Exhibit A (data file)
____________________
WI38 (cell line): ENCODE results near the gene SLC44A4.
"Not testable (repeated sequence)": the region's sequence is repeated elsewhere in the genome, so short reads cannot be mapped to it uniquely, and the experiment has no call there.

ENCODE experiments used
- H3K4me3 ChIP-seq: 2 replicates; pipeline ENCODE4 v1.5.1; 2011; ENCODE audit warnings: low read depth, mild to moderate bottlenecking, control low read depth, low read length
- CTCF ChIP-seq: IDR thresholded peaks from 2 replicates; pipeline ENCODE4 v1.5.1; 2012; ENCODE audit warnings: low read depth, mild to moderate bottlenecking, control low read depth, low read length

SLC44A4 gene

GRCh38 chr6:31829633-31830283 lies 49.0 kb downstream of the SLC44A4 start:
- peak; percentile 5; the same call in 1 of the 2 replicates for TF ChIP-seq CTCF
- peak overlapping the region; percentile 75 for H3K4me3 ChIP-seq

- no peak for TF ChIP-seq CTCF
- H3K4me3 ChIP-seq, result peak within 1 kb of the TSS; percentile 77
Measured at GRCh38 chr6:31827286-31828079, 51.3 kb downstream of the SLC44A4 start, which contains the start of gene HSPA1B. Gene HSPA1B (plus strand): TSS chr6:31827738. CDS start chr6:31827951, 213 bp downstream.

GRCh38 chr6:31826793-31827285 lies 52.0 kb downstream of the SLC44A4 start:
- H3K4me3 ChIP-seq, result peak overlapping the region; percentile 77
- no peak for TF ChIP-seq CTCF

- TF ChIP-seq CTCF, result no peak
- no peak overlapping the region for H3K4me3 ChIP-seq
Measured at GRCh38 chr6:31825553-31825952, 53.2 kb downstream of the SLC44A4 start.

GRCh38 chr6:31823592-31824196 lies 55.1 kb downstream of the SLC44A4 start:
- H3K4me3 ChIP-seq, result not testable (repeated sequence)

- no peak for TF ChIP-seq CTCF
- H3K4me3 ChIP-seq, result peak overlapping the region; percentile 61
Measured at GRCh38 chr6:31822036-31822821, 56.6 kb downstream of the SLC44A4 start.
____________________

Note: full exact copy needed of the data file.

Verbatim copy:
WI38 (cell line): ENCODE results near the gene SLC44A4.
"Not testable (repeated sequence)": the region's sequence is repeated elsewhere in the genome, so short reads cannot be mapped to it uniquely, and the experiment has no call there.

ENCODE experiments used
- H3K4me3 ChIP-seq: 2 replicates; pipeline ENCODE4 v1.5.1; 2011; ENCODE audit warnings: low read depth, mild to moderate bottlenecking, control low read depth, low read length
- CTCF ChIP-seq: IDR thresholded peaks from 2 replicates; pipeline ENCODE4 v1.5.1; 2012; ENCODE audit warnings: low read depth, mild to moderate bottlenecking, control low read depth, low read length

SLC44A4 gene

GRCh38 chr6:31829633-31830283 lies 49.0 kb downstream of the SLC44A4 start:
- peak; percentile 5; the same call in 1 of the 2 replicates for TF ChIP-seq CTCF
- peak overlapping the region; percentile 75 for H3K4me3 ChIP-seq

- no peak for TF ChIP-seq CTCF
- H3K4me3 ChIP-seq, result peak within 1 kb of the TSS; percentile 77
Measured at GRCh38 chr6:31827286-31828079, 51.3 kb downstream of the SLC44A4 start, which contains the start of gene HSPA1B. Gene HSPA1B (plus strand): TSS chr6:31827738. CDS start chr6:31827951, 213 bp downstream.

GRCh38 chr6:31826793-31827285 lies 52.0 kb downstream of the SLC44A4 start:
- H3K4me3 ChIP-seq, result peak overlapping the region; percentile 77
- no peak for TF ChIP-seq CTCF

- TF ChIP-seq CTCF, result no peak
- no peak overlapping the region for H3K4me3 ChIP-seq
Measured at GRCh38 chr6:31825553-31825952, 53.2 kb downstream of the SLC44A4 start.

GRCh38 chr6:31823592-31824196 lies 55.1 kb downstream of the SLC44A4 start:
- H3K4me3 ChIP-seq, result not testable (repeated sequence)

- no peak for TF ChIP-seq CTCF
- H3K4me3 ChIP-seq, result peak overlapping the region; percentile 61
Measured at GRCh38 chr6:31822036-31822821, 56.6 kb downstream of the SLC44A4 start.